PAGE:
Shiloh Solar Power Information & Peak Sun Hours
Solar Green Energy Summary for Shiloh, South Carolina
Fixed Tilt Sunlight Hours: 5.1 hours per day
1-Axis Tilt Sunlight Hours: 6.4 hours per day
2-Axis Tilt Sunlight Hours: 6.8 hours per day
If you put your solar powered math calculator in your backpack it will turn off from the lack of sunlight needed to power the device. As you slowly open your backpack and begin to let sunlight in, the calculator will eventually turn on when the amount of sunlight is enough to power the calculator. Similarly, peak sun hours refer to the hours of they day where the sunlight is strong enough to power a solar panel. This is different from total sunlight hours, which is simply the amount of hours in a day when there is any sunlight.
If you open the newspaper in the morning or watch the weather channel on the news you can get an accurate prediction of sunrise and sunset each day for Shiloh. However, still knowing that the latitude of Shiloh is 33.9 can be a helpful number for your solar panel setup and planning. The closer your latitude is to zero the closer you are to the equator. At the equator you find the most consistent total sunlight hours throughout any given day of the year. As your latitude increases you can see larger discrepancies of daily sunlight hours during the year. For example, having very long summer days and very short and dark winter days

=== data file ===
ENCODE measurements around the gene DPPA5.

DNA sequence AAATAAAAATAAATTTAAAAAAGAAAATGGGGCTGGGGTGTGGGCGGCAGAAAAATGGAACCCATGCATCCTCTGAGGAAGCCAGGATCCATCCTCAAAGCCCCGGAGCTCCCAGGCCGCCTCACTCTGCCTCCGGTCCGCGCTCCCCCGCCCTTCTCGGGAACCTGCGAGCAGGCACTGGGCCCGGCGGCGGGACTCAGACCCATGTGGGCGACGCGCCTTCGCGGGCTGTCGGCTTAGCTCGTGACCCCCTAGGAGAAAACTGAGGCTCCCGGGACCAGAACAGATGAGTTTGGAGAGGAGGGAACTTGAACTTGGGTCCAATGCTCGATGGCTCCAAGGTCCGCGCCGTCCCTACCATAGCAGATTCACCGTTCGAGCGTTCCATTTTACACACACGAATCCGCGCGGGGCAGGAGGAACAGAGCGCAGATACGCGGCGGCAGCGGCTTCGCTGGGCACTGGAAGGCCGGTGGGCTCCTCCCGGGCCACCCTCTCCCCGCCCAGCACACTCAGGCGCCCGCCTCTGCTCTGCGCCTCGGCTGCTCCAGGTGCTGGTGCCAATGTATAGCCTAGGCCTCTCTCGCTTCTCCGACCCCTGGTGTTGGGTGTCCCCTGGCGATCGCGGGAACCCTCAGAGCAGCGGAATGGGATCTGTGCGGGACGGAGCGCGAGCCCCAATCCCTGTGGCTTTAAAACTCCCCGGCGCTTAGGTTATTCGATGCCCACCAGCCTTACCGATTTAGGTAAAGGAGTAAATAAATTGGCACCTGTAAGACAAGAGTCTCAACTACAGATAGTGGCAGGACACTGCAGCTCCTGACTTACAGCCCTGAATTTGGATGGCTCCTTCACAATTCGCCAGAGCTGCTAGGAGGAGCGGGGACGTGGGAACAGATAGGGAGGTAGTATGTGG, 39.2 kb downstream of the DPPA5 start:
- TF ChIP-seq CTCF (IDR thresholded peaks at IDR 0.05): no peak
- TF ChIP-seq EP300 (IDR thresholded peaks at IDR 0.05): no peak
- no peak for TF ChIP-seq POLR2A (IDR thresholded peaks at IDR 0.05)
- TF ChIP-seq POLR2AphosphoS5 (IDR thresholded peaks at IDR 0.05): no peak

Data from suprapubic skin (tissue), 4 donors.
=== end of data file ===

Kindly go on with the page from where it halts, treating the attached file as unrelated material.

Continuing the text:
A tracking mount will increase the average peak sun hours for a solar power system. Think about a panel that is tracking the sun in the sky vs a panel that is fixed and not moving: you will see a higher efficiency ratio of productions. A 1-axis mount will track the sun from East to West from sunrise to sunset and move on a single axis of rotation. A 2-axis mount will track the Sun from East to West the same as a 1-axis mount would, but it will also track the angle of the sun in the sky as it slowly varies season to season. A 2-axis mount is more necessary in high latitude regions where the angle of the sun in the sky changes dramatically between each equinox.
Looking at latitude, average peak sun hours and various data can obviously help when planning for your solar power needs. The one thing you can never fully account for is changing weather. Storms, rain, cloud coverage all have an impact on solar panel capabilities.
In Shiloh you can look at the average peak sun hours of a fixed solar panel mount, which will be 5.1 hours. This number iis an estimate based on data of previous years. With a tracking mount in Shiloh you could theoretically increase the amount of peak sun hours per with a 1-axis mount, and get 6.4 hours, or a 2-axis mount and potentially increase your average to 6.8 hours.